First of all, I’m really interested to hear about people’s voting experiences, particularly around disability access issues, so please feel free to drop me a comment and let me know how things went in your neck of the woods. Rumor has it that my fair city has an accessible voting machine at every polling place, and I’m hoping that the poll workers (whose work I appreciate greatly, in all seriousness) are willing to, say, plug them in.
Second, my dear friend J. has helpfully put up this page full of useful links for voters with disabilities, with an emphasis on Massachusetts voters. The Disability Law Center of Massachusetts will also be open and taking calls from Massachusetts voters with disabilities with questions or complaints about access to voting. They can be reached by phone at (800) 872-9992 or by TTY at (800) 381-0577. Here’s hoping you don’t need them.
Third, United Cerebral Palsy, aka UCP, is using the microblogging site Twitter to track where people with disabilities are and are not having access issues at the polls. If you use or are interested in using Twitter, they’ve provided instructions for participating; if you don’t, they’ll tell you how to keep an eye on things via their blog and other non-Twitter sites.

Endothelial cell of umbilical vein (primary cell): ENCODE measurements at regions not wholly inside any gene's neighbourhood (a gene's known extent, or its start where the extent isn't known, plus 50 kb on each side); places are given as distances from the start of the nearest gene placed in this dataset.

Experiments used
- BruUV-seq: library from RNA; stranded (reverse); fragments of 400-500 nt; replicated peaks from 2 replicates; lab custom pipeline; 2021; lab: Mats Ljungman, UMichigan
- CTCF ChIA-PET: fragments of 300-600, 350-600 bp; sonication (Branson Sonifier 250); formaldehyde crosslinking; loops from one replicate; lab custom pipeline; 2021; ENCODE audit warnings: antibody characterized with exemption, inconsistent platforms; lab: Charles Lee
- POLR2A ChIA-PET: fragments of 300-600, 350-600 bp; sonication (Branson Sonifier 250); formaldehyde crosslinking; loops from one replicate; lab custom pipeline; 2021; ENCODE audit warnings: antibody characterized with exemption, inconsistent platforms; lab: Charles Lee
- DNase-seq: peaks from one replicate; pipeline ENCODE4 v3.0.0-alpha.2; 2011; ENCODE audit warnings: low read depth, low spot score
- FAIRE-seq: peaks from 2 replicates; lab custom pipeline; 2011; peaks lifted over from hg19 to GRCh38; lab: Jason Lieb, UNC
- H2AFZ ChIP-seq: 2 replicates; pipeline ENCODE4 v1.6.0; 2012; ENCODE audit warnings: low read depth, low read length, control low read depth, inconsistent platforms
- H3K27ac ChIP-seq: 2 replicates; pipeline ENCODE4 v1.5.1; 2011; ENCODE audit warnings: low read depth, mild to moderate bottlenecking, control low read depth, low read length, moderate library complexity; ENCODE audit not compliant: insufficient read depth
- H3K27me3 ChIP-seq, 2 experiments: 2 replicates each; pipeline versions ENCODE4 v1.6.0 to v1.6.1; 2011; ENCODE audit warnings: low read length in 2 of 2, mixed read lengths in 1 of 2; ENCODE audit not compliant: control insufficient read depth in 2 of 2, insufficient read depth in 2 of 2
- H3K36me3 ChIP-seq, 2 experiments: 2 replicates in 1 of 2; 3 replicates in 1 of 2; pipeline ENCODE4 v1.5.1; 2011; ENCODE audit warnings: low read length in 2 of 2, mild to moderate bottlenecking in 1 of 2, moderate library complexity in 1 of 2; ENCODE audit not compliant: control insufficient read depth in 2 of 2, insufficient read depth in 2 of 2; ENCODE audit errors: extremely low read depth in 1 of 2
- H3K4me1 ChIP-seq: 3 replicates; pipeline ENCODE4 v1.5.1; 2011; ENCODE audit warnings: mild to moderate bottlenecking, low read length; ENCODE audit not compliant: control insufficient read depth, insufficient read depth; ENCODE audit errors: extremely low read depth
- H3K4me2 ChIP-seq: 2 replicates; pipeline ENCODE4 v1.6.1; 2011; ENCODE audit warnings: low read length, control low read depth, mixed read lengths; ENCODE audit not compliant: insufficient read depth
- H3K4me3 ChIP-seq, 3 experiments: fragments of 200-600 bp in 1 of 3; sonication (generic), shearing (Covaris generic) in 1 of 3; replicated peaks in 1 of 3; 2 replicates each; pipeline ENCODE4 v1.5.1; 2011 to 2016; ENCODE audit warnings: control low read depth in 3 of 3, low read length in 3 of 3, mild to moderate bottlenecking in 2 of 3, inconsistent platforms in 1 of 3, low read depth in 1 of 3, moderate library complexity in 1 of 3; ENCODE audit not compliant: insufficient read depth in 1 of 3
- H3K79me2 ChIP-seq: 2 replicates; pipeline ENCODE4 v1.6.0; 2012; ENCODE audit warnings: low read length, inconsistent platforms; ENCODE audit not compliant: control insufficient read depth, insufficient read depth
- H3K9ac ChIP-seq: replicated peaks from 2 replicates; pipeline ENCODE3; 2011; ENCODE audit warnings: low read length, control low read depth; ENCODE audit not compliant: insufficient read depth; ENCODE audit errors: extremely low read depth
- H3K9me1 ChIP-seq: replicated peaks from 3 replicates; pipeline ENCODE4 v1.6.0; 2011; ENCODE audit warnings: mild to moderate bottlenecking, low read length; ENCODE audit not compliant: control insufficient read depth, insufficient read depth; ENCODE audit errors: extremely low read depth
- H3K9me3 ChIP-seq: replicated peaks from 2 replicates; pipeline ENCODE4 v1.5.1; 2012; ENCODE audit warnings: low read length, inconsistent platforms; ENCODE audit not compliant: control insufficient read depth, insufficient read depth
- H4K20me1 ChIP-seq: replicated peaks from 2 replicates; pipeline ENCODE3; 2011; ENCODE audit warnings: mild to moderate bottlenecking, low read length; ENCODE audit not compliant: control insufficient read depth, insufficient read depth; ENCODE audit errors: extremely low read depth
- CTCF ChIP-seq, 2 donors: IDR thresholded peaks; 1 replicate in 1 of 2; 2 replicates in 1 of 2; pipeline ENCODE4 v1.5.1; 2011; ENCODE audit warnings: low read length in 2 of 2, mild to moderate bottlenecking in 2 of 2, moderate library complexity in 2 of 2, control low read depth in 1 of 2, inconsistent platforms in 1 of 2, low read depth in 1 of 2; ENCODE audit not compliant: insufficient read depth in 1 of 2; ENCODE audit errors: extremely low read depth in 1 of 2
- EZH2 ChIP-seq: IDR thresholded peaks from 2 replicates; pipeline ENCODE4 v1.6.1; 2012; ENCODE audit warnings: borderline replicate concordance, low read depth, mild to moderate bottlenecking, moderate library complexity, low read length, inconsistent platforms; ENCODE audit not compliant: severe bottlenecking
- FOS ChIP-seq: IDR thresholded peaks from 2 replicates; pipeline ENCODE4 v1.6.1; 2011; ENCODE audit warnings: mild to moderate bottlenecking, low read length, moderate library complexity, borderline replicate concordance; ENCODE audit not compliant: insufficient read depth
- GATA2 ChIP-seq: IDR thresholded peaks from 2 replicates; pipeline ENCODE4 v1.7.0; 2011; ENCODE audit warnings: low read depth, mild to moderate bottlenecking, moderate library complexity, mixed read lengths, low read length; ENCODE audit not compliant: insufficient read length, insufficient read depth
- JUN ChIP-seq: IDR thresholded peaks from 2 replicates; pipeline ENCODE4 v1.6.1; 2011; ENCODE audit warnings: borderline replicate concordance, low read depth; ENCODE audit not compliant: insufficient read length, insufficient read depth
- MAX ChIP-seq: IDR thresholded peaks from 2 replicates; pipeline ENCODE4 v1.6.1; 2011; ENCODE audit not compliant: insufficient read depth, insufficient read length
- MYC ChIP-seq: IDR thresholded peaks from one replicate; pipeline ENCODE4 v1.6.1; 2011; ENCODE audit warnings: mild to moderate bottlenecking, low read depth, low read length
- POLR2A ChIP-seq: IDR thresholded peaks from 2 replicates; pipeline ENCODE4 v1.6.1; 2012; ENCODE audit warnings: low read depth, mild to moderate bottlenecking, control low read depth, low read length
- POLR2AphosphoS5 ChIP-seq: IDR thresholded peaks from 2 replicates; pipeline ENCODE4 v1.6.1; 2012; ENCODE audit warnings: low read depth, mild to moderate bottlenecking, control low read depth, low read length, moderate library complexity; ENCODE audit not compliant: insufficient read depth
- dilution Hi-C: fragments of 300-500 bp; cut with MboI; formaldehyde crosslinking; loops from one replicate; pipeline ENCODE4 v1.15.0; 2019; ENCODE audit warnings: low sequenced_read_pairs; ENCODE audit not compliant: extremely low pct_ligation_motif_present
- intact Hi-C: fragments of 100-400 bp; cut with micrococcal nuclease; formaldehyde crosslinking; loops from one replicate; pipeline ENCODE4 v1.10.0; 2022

Fourth, if you are eligible to vote in the US and you have not yet voted (this early voting thing is all trendy all of a sudden, eh?), please do so. Not only is it your right as a citizen, but so many people are still being denied the right to an independent, anonymous vote that it’s really an insult to them to eschew your opportunity if you have one. I’m not in the habit of playing more-oppressed-than-thou – frankly, we’re all in this together – but if anyone else experienced the regular and rampant violation of voting rights that happens to people with disabilities as a matter of course, there’d be riots in the streets. I’m not saying that these things don’t happen to anyone else. I’m saying that they happen all the time to us, and it’s not on the radar at all.
On that cheerful note, go forth and vote. And if you’re in Massachusetts, please, please consider voting against Proposition 1. Eliminating the state income tax would pretty much end any public services for people with disabilities in our fair commonwealth, not to mention elder services, lots of educational and health care programs, and thousands of jobs. Voting for Proposition 1 will not make a statement, it will bite off our nose to spite our face. This seems to me like a dumb idea. So please don’t.
Thanks, and happy Election Day! Don’t forget to chime in on how yours went! I’ll be voting before work tomorrow, and gnawing my arm off in front of the TV with friends and loved ones after work.